Research Papers in Physics and Astronomy

 

Date of this Version

1-1958

Comments

Published in Physics, by Henry Semat and Robert Katz, New York: Rinehart & Company, Inc., 1958. Copyright © 1958 Henry Semat and Robert Katz. All rights reserved. Used by permission.

Abstract

An extremely important concept that has been developed in physics is that of the work done on a body by the action of some external agent which exerts a force on this body and produces motion. For example, whenever someone lifts a body, he does work by exerting a force upward on it and moving it upward. Whenever a steam locomotive pulls a train, a series of processes takes place in the steam engine of the locomotive which enables it to exert a force on the train and move it in the direction of the force. The term work, as used in physics, is a technical term. Whenever work is done by an external agent on a body, the work done is the product of the force which acts on the body and the distance through which the body moves while the force is acting on it, provided that the force and the distance through which the body moves are parallel to each other.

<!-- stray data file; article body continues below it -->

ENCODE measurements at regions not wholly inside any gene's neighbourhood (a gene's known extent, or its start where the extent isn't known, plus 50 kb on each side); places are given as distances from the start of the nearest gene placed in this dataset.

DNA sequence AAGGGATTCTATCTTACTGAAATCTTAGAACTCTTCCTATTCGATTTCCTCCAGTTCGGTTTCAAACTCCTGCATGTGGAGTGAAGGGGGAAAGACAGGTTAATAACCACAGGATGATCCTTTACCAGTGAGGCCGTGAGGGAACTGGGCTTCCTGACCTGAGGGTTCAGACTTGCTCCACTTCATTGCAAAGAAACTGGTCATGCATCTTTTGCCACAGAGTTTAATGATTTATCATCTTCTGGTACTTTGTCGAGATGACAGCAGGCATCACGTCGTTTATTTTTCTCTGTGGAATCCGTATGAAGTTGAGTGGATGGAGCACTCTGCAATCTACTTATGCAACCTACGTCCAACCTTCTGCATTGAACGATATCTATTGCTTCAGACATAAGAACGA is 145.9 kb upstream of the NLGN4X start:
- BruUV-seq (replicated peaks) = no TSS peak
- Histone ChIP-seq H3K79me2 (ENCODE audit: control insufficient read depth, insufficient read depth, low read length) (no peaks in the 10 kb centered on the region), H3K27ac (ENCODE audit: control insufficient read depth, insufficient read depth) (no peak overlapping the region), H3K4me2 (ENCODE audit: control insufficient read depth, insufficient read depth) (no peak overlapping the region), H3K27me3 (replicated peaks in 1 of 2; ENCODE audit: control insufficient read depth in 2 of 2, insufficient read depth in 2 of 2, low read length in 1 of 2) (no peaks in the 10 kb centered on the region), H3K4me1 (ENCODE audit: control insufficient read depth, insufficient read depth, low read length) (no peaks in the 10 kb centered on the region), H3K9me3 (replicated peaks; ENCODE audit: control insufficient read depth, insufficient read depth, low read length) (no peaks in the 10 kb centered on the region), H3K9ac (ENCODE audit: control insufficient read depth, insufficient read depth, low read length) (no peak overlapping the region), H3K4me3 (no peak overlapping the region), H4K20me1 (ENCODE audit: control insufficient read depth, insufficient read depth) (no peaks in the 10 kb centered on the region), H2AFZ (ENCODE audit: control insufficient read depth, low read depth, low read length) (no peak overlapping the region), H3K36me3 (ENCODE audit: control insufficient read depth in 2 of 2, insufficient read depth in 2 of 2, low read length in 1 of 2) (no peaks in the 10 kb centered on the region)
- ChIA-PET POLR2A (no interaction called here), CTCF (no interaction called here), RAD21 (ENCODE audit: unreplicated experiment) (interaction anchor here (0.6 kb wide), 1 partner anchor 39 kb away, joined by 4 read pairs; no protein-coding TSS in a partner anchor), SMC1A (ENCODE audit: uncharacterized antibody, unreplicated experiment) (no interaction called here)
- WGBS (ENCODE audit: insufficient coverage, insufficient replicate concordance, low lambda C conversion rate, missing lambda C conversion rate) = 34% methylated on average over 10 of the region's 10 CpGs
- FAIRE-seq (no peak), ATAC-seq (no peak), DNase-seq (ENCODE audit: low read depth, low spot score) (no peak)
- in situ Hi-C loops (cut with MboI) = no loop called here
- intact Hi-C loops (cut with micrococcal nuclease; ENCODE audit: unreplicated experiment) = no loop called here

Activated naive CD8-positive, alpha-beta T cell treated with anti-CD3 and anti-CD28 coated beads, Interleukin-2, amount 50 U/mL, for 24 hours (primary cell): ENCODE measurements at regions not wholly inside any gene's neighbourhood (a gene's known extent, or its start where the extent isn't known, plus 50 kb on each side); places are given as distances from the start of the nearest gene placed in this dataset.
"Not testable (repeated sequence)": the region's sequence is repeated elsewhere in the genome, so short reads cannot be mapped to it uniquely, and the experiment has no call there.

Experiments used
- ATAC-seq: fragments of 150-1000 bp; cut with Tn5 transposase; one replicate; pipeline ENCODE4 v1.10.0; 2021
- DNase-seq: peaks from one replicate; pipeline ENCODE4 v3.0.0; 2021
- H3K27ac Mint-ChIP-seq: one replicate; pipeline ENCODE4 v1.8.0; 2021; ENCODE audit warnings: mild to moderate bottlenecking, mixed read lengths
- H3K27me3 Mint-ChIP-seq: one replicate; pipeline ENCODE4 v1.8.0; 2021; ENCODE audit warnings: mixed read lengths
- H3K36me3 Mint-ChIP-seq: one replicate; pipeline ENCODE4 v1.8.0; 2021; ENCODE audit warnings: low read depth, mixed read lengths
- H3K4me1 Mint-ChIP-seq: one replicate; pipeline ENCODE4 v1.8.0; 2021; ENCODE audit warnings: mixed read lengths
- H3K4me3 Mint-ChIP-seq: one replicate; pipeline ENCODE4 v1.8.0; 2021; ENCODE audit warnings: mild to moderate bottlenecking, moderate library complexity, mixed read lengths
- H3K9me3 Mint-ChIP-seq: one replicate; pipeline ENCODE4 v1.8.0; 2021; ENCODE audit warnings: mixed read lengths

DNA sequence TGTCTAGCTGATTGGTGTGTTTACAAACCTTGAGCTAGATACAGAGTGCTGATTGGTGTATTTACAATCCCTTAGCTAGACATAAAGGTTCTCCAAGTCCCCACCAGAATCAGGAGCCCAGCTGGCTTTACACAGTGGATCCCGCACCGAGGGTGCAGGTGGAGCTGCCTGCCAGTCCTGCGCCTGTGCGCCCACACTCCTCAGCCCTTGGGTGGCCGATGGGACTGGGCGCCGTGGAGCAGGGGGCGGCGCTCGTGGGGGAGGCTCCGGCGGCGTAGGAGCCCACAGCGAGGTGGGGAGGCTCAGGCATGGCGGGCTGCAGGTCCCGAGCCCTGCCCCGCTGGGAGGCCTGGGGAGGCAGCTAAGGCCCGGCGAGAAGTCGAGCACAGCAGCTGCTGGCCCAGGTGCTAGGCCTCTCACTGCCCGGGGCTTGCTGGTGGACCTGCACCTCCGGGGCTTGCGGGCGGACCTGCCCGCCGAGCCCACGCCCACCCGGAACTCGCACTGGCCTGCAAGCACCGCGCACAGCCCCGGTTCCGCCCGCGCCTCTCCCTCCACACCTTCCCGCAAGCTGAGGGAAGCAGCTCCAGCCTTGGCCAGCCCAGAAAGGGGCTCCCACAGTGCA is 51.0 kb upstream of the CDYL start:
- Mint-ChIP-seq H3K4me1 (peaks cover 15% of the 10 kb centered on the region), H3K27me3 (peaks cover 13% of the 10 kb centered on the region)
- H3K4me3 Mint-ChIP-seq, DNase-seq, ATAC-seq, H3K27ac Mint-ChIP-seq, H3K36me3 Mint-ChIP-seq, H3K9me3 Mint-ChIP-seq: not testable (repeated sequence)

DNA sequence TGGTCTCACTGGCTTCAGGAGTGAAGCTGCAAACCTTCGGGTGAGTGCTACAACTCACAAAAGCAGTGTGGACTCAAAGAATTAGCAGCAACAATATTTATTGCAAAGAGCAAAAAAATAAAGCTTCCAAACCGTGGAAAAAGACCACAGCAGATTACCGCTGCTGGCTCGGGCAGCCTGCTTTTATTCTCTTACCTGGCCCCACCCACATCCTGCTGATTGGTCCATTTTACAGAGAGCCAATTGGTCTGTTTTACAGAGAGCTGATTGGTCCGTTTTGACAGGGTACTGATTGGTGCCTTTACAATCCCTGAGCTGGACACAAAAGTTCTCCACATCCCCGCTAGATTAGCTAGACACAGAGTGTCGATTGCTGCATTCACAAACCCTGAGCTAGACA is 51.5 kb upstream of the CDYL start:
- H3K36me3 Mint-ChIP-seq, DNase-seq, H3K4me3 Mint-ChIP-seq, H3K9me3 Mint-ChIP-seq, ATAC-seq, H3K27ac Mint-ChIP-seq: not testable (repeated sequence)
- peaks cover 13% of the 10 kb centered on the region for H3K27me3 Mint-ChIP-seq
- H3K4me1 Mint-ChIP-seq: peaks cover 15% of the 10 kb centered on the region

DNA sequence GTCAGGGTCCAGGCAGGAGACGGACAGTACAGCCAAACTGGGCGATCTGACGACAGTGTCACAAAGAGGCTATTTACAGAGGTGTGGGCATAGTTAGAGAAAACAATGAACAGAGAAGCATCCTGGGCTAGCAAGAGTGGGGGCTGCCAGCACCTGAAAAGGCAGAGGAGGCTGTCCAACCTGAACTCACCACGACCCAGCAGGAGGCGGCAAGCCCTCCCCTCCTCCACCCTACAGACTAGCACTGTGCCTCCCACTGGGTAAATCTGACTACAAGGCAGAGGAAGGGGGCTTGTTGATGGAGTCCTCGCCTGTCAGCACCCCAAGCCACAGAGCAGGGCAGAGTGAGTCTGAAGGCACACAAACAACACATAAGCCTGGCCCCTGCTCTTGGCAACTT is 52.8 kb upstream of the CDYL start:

In the initial development of the concept of work, we shall restrict our discussion to work done by a constant force. We shall later (Section 7-8) remove this restriction and treat the more general case of work done by a variable force.

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